McKinley

McKinley Paltzik was the only female finalist competing in international and domestic extemp at this year’s National Speech and Debate Association tournament. 

 

Since seventh grade, Phoenix Country Day School senior McKinley Paltzik has honed her skills in speech and debate. 

Six years later, her hard work has paid off, as McKinley won the National Speech and Debate Association’s 2022 National Championship in International Extemporaneous Speaking this summer in Louisville, Kentucky.

According to McKinley, there are two types of competitive extemporaneous (without preparation), or extemp, speaking: international and domestic. International is McKinley’s specialty; this deals with the subject of international politics.

“Extemporaneous speaking is a speech and debate event in which a competitor is given a political question and has 30 minutes to prepare a memorized, seven-minute speech answering the question,” McKinley said. “Another competitor then cross-examines their speech.”

McKinley won the national championship in this event, along with the President’s Bowl, an award given to the person who ranks the highest in the final round alone. With these awards, she received a $1,250 scholarship. While at nationals, she competed in an impromptu speaking and congressional debate along with extemp.

McKinley also won the Yale Tournament, New York City Invitational, Montgomery Bell Academy Round Robin, Arizona State Tournament and the Tournament of Champions this year. All of these helped ready her for the national competitions.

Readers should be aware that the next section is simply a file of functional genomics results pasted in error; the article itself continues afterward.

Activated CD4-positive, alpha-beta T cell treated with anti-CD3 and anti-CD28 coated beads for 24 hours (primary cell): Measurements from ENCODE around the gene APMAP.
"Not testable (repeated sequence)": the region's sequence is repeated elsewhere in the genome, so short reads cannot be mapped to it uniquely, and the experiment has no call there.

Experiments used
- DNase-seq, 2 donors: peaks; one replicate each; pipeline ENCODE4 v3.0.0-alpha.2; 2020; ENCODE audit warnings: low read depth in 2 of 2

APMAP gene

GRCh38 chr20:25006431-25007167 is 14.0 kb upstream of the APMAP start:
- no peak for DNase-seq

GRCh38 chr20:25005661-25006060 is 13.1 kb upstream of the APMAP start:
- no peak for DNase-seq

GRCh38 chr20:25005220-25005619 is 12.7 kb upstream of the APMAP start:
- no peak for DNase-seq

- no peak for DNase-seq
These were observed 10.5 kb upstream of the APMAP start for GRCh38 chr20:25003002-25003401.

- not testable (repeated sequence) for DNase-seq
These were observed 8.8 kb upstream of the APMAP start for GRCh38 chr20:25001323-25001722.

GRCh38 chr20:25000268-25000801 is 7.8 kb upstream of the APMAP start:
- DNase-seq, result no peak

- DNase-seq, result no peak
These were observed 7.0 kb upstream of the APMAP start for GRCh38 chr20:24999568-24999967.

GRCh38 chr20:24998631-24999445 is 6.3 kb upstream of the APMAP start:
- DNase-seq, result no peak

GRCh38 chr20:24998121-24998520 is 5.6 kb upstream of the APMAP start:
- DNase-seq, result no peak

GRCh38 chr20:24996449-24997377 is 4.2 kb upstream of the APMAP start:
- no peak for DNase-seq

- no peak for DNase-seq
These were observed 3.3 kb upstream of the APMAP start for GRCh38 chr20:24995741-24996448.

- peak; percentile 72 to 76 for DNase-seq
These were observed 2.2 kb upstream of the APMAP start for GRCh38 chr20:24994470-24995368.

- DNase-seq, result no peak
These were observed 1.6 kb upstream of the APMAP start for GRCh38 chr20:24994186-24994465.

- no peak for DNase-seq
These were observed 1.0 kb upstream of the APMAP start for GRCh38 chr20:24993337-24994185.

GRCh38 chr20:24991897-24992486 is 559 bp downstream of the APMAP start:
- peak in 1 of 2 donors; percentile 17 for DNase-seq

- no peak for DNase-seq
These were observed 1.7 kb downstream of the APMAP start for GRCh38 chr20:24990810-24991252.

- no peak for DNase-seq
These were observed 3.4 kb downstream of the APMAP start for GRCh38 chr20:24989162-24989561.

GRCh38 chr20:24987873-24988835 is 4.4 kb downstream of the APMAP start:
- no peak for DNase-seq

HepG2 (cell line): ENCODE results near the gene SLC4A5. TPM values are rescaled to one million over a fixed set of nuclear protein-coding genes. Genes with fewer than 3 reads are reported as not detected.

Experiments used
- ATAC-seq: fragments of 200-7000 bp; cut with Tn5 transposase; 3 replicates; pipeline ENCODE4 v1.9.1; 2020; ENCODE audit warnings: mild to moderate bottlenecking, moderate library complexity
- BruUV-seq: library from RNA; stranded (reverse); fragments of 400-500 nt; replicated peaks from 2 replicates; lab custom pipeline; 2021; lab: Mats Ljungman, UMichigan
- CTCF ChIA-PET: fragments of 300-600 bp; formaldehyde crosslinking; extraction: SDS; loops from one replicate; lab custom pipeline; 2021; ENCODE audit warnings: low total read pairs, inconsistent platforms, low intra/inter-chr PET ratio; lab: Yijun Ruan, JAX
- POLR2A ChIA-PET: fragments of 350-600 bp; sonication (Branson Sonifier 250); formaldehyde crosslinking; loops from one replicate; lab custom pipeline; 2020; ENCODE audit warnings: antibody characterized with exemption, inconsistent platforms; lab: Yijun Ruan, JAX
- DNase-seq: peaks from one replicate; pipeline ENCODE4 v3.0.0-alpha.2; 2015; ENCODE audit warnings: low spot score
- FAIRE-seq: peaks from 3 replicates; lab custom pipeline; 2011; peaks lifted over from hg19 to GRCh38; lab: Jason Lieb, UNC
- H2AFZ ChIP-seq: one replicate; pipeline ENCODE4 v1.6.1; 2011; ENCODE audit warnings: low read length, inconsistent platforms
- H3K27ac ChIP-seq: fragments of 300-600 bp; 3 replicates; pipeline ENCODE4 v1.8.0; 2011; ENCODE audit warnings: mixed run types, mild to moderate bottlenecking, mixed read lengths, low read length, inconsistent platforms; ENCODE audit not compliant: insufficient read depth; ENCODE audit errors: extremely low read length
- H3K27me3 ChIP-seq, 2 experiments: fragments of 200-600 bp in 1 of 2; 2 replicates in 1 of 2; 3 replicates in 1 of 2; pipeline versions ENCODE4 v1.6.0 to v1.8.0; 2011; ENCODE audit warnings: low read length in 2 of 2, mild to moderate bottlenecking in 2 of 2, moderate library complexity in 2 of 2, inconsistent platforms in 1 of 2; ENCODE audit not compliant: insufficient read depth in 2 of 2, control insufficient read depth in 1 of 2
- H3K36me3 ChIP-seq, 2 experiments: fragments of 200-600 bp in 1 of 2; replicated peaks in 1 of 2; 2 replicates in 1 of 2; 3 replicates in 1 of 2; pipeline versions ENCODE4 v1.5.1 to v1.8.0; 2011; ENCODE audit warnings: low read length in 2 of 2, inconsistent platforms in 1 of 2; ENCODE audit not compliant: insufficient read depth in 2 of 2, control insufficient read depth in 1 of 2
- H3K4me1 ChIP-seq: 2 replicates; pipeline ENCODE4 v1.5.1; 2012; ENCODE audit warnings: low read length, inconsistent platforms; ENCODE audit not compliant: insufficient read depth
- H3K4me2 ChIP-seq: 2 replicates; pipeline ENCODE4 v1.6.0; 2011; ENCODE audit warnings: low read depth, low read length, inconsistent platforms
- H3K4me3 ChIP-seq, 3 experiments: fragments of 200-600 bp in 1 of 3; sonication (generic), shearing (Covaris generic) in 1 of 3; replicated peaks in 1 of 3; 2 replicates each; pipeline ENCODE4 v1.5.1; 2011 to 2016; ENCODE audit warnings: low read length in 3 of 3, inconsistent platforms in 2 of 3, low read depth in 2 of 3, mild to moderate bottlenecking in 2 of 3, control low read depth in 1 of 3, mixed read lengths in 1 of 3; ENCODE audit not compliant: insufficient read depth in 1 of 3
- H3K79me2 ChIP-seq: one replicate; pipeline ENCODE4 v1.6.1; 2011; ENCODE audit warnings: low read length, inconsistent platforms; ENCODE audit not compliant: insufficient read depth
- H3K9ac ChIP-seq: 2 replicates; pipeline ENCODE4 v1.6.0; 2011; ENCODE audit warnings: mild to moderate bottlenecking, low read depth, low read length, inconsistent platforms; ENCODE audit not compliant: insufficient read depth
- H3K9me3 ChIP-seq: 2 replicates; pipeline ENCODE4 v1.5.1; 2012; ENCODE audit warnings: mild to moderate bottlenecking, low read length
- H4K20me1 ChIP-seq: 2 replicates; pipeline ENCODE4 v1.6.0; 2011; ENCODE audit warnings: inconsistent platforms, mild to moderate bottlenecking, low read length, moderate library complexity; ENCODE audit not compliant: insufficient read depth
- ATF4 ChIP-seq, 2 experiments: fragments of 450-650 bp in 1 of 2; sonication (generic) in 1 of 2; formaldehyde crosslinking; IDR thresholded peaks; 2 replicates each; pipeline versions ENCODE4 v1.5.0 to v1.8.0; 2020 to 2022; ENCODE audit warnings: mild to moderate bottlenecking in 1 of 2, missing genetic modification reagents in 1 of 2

“Just attending nationals is a huge accomplishment, as usually only the best two or three competitors from each state are allowed to compete,” McKinley said. 

This year, over 1,000 schools and 7,000 competitors from around the world attended nationals. McKinley competed with about 250 of the best contestants in the country. The tournament lasts for seven days and has 13 rounds. Throughout the tournament, competitors are ranked by nearly 50 judges, and the championship is determined based on cumulative ranks.

This fall, McKinley will begin the college application process. She said she already knows she wants to study government and foreign policy – speech and debate have only fueled this passion. 

“Competing in the final round of the national tournament has been my biggest goal since I started,” she said. “To win is an almost unfathomable honor, and I’m incredibly proud. This championship represents a culmination of thousands of hours of hard work, dedication and effort.”

She said she couldn’t have won nationals without the support of her team and coaches, Mr. Klemp and Rhonda Smith, and her dad, who she said has always been her biggest supporter.

“My dad’s traveled with me to every tournament, let me use his office for online seasons and has been my number one fan since day one,” McKinley said. “To win with him in the audience was so special.”